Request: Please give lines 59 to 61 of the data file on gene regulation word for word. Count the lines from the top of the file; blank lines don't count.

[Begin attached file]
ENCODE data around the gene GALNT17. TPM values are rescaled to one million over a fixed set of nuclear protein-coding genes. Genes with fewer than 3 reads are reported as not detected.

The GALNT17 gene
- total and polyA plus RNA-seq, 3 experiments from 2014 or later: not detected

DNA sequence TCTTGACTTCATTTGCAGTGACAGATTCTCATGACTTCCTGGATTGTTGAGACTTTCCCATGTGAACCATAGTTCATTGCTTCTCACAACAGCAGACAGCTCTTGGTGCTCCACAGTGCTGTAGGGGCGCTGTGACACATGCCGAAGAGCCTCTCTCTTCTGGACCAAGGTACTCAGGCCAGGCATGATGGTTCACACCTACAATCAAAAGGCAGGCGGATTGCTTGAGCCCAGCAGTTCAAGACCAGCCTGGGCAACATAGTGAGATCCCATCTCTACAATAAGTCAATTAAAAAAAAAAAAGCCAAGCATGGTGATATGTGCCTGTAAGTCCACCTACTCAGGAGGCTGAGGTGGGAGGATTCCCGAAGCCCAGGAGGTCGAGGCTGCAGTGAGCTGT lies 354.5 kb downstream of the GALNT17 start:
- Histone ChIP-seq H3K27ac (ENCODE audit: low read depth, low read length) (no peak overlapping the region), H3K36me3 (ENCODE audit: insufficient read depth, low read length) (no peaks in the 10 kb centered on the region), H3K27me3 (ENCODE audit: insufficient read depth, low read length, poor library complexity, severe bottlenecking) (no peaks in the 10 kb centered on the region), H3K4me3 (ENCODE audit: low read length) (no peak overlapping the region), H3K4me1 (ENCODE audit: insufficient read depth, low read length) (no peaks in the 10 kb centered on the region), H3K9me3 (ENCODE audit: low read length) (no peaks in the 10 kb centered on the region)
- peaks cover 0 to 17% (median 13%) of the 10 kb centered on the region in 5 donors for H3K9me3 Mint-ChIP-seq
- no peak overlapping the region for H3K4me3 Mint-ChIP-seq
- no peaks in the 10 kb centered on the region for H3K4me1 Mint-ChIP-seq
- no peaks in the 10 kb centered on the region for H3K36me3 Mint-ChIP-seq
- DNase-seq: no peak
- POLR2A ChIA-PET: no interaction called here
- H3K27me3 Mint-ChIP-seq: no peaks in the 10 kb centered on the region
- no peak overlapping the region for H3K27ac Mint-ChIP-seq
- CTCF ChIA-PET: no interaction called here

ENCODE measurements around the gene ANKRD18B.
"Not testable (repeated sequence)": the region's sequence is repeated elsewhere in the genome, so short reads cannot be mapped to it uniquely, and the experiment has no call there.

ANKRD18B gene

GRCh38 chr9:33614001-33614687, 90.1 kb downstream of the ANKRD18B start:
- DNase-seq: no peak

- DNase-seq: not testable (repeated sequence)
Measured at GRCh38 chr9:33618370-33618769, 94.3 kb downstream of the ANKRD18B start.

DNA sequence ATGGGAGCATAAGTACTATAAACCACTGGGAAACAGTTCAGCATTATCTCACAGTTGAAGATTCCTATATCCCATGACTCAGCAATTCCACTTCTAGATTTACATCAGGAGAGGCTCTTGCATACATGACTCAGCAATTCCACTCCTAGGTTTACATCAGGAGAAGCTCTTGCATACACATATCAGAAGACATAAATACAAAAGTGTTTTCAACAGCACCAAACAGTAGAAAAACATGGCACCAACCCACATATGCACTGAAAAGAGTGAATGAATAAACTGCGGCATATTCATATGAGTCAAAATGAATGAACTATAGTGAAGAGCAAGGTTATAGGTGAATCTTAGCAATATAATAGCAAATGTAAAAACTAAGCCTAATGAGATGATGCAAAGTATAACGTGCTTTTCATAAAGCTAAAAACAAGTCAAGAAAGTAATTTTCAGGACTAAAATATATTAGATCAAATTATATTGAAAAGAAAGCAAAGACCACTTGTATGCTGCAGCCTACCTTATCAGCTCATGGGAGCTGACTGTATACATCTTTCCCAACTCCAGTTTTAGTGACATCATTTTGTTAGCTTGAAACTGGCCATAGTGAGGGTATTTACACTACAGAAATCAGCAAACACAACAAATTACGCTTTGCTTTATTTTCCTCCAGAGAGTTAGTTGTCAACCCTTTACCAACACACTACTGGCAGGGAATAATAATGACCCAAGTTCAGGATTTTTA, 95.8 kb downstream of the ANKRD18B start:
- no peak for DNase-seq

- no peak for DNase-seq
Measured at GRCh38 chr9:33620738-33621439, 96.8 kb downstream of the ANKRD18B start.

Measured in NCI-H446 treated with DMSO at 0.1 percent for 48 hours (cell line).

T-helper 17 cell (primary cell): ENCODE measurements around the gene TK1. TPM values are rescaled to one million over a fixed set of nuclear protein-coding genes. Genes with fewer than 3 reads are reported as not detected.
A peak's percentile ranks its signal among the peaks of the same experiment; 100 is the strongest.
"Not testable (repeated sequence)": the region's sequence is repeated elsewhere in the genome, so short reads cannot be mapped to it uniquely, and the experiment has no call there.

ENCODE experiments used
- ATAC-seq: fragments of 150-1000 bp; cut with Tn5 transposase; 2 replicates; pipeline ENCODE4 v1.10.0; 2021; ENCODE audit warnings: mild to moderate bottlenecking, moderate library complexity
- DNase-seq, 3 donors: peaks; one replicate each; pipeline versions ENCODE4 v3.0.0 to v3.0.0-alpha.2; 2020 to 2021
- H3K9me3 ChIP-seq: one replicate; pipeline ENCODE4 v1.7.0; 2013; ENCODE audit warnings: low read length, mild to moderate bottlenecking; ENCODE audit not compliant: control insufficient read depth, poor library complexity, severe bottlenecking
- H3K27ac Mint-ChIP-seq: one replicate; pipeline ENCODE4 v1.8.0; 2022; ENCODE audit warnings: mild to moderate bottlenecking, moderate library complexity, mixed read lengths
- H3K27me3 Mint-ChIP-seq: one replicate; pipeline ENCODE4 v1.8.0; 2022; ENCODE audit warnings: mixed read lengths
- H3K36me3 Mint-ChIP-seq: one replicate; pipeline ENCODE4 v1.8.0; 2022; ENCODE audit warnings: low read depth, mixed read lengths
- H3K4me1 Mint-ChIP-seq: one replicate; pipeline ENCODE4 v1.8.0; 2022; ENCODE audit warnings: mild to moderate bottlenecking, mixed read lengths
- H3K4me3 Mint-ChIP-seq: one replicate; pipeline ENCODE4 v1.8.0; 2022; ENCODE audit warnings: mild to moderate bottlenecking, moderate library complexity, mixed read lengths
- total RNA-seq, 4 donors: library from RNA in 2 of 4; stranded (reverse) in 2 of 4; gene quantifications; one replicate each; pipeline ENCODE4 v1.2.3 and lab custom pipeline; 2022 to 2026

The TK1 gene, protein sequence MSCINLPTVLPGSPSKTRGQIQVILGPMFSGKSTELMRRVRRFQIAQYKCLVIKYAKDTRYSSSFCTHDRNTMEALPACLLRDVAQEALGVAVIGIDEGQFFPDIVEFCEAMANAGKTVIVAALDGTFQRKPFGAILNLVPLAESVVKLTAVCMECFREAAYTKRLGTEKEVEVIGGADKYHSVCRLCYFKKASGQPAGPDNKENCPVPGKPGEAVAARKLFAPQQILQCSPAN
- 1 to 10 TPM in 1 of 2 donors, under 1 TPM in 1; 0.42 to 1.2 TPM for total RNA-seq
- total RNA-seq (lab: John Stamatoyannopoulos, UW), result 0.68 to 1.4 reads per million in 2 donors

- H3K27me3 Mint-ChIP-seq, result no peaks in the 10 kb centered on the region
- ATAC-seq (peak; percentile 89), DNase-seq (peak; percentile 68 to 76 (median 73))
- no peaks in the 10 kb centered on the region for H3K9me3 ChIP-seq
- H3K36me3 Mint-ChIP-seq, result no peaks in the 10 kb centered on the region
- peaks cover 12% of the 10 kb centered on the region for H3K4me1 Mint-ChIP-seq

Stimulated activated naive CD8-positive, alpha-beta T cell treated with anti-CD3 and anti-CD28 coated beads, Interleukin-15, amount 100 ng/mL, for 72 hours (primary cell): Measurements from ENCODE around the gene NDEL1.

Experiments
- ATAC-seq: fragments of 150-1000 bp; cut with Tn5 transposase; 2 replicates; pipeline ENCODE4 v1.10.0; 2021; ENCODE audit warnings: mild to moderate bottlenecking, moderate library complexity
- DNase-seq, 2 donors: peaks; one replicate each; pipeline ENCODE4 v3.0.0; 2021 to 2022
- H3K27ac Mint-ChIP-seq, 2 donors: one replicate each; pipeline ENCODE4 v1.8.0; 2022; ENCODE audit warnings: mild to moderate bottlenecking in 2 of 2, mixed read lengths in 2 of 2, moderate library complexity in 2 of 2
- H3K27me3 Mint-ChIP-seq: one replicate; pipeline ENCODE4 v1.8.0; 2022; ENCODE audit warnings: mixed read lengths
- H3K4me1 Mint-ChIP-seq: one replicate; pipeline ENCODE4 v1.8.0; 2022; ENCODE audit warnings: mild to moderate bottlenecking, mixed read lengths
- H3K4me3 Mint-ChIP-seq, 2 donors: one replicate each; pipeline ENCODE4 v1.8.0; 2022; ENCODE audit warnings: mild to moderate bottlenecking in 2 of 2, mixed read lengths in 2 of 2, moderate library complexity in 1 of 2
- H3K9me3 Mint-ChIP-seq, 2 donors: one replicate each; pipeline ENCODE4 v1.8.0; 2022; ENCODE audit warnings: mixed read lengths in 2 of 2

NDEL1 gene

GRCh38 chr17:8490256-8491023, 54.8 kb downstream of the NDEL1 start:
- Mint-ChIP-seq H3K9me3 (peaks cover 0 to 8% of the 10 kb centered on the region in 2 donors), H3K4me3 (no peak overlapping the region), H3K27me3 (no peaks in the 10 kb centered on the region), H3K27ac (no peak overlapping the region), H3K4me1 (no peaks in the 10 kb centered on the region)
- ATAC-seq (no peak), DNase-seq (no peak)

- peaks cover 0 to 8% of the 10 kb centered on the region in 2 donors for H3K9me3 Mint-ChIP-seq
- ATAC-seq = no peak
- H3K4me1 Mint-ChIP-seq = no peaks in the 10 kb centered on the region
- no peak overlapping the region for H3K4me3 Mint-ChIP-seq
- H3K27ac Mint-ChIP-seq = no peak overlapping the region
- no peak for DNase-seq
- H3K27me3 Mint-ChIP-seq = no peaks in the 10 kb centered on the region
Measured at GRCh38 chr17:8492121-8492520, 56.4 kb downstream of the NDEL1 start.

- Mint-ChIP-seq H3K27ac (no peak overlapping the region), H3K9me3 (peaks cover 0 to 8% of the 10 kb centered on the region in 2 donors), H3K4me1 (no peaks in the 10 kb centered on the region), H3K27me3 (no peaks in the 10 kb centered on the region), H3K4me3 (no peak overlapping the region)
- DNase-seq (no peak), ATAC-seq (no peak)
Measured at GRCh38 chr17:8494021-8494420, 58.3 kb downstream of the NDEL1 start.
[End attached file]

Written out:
- Mint-ChIP-seq H3K9me3 (peaks cover 0 to 8% of the 10 kb centered on the region in 2 donors), H3K4me3 (no peak overlapping the region), H3K27me3 (no peaks in the 10 kb centered on the region), H3K27ac (no peak overlapping the region), H3K4me1 (no peaks in the 10 kb centered on the region)
- ATAC-seq (no peak), DNase-seq (no peak)

- peaks cover 0 to 8% of the 10 kb centered on the region in 2 donors for H3K9me3 Mint-ChIP-seq